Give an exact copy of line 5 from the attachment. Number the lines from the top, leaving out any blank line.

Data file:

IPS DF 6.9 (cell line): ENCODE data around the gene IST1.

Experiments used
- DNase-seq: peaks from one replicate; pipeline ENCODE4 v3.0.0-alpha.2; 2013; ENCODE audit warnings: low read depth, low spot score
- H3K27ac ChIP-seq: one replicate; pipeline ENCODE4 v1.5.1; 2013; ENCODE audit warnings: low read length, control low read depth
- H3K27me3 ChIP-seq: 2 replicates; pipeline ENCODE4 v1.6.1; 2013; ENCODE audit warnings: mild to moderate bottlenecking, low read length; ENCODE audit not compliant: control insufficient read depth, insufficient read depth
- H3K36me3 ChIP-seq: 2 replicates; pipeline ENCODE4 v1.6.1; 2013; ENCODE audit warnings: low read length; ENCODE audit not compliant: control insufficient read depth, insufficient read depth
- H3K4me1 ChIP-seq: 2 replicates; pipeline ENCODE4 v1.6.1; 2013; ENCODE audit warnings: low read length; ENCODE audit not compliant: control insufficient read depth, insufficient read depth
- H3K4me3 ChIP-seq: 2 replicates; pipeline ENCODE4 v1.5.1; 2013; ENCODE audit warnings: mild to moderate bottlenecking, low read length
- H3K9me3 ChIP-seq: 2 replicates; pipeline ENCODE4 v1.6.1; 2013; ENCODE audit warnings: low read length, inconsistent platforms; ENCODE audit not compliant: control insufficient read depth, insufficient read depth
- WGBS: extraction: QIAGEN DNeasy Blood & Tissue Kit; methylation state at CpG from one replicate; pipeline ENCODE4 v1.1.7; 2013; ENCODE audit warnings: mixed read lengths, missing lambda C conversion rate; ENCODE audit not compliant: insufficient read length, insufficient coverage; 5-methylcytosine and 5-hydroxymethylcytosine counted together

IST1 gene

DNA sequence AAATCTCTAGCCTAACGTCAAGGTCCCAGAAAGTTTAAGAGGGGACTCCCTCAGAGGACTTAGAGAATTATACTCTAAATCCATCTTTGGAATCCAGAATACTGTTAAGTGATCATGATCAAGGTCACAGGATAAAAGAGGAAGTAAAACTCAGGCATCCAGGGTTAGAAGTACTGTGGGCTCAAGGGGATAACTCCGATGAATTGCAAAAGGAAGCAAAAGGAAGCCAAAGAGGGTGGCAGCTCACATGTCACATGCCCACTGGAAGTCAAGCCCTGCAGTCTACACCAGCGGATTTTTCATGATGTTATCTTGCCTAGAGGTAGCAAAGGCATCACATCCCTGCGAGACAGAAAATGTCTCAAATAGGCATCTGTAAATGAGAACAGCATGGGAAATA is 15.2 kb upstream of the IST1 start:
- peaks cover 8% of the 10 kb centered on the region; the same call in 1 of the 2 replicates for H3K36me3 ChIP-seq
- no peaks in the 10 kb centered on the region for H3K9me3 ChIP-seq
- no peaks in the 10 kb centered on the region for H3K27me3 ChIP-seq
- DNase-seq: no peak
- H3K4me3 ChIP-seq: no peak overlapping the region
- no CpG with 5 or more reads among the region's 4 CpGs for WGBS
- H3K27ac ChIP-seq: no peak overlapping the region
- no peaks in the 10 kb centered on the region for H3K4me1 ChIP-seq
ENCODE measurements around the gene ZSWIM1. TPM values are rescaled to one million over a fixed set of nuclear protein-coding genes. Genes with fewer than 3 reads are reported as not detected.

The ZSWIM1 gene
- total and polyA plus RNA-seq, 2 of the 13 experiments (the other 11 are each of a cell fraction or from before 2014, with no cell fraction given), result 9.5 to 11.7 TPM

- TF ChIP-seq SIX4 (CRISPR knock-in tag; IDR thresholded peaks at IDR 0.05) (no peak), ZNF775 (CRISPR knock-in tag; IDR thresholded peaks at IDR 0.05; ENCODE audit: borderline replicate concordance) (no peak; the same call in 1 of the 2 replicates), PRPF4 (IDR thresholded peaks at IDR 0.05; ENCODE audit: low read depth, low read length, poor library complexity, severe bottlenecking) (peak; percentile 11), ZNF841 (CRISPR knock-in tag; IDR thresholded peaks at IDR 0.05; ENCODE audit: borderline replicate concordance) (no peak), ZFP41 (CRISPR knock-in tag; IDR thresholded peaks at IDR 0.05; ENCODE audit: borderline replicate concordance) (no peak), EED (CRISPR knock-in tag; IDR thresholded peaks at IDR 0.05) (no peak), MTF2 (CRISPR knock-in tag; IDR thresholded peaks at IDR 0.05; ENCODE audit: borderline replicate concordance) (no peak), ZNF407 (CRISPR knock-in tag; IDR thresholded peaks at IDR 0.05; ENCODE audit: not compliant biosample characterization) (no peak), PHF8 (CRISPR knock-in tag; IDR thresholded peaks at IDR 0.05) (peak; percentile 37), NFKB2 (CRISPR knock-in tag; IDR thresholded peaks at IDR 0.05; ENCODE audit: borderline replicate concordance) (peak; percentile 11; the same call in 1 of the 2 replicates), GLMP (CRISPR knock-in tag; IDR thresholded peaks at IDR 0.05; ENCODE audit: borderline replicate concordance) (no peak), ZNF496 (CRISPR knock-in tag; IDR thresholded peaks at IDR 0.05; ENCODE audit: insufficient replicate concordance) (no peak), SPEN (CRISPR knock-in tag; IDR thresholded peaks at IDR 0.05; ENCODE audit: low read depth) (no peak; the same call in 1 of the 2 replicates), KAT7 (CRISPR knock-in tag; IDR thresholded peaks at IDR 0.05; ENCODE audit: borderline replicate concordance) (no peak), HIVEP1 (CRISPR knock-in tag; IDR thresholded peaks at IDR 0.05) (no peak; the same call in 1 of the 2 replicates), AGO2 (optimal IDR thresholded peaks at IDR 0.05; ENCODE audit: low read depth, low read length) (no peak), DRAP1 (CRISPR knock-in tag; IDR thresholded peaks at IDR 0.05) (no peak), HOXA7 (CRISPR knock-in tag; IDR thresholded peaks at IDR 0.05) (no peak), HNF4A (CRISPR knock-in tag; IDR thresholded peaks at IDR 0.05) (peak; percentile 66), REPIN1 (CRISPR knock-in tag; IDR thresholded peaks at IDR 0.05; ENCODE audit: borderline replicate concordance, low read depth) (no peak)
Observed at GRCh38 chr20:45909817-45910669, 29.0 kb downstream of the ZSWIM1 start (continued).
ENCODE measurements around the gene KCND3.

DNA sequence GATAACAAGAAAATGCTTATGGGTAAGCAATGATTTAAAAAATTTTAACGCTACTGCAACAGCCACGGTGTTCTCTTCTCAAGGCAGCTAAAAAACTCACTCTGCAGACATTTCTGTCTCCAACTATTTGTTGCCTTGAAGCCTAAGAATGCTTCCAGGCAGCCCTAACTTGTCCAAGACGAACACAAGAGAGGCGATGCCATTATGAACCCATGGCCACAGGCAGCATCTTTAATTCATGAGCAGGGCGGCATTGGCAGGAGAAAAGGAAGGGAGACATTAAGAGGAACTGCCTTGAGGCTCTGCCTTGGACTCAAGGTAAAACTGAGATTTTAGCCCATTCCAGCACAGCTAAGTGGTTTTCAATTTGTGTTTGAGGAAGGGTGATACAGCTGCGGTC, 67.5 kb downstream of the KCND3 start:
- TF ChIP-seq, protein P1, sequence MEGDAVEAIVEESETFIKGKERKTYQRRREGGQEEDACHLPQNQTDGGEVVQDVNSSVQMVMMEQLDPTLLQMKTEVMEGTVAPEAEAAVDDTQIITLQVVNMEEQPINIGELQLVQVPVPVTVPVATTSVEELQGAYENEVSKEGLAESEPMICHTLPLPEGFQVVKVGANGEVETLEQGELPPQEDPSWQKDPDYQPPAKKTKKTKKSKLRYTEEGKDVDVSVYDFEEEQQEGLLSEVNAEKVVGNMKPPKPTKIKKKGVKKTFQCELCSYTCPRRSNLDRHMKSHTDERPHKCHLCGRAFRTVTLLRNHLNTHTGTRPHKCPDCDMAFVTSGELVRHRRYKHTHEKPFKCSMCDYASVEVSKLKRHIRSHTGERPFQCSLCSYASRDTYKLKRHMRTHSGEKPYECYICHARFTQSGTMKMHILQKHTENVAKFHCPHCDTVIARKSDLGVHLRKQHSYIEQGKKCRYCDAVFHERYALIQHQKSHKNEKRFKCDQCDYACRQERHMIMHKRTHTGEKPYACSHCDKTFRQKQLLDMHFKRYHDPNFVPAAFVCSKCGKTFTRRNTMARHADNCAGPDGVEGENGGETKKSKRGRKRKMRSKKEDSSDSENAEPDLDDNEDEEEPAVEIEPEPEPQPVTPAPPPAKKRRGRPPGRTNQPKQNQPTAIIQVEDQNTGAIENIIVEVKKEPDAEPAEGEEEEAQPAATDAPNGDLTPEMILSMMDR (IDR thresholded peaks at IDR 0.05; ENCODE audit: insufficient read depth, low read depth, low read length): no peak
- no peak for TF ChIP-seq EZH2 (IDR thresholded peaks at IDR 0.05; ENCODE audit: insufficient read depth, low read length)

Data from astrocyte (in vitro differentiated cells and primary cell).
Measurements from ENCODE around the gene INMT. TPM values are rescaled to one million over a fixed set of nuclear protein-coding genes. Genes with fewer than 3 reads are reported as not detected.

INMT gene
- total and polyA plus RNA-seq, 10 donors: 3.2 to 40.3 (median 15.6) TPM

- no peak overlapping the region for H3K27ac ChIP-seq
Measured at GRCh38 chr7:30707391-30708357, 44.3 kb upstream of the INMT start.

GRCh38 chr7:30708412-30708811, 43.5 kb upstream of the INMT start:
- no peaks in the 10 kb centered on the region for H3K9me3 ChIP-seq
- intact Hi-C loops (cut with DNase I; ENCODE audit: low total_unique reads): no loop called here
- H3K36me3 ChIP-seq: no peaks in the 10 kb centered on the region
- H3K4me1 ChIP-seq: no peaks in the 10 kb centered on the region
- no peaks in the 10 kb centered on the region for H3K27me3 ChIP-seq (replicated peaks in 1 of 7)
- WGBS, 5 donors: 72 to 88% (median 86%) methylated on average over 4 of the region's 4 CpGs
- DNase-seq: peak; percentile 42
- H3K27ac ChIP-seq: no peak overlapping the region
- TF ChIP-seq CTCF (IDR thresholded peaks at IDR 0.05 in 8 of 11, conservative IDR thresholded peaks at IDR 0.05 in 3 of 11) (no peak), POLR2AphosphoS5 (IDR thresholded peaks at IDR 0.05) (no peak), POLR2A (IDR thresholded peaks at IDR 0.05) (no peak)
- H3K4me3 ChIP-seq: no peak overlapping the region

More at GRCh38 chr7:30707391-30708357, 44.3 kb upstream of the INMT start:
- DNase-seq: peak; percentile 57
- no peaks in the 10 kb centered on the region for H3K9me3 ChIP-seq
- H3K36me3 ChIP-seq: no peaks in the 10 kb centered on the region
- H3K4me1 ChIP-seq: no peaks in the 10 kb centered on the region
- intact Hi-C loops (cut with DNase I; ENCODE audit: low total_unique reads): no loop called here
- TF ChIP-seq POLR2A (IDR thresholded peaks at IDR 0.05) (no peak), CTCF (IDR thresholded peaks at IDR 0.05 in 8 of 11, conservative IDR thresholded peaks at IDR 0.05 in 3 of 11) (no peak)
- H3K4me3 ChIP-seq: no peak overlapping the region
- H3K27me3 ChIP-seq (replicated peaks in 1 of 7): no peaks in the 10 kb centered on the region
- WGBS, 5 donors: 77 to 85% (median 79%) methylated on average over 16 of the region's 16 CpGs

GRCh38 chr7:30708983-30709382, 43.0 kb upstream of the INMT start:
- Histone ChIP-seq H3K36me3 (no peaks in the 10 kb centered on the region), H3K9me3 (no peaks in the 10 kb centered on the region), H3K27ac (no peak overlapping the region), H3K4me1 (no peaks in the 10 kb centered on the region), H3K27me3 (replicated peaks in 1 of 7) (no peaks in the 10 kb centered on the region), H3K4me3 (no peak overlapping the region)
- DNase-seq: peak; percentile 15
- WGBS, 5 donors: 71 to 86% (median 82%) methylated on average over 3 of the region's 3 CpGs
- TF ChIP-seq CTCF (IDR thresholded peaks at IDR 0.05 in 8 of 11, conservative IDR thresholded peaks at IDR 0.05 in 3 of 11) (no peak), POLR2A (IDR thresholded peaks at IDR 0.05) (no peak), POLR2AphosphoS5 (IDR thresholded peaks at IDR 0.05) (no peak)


- H3K27me3 ChIP-seq: 2 replicates; pipeline ENCODE4 v1.6.1; 2013; ENCODE audit warnings: mild to moderate bottlenecking, low read length; ENCODE audit not compliant: control insufficient read depth, insufficient read depth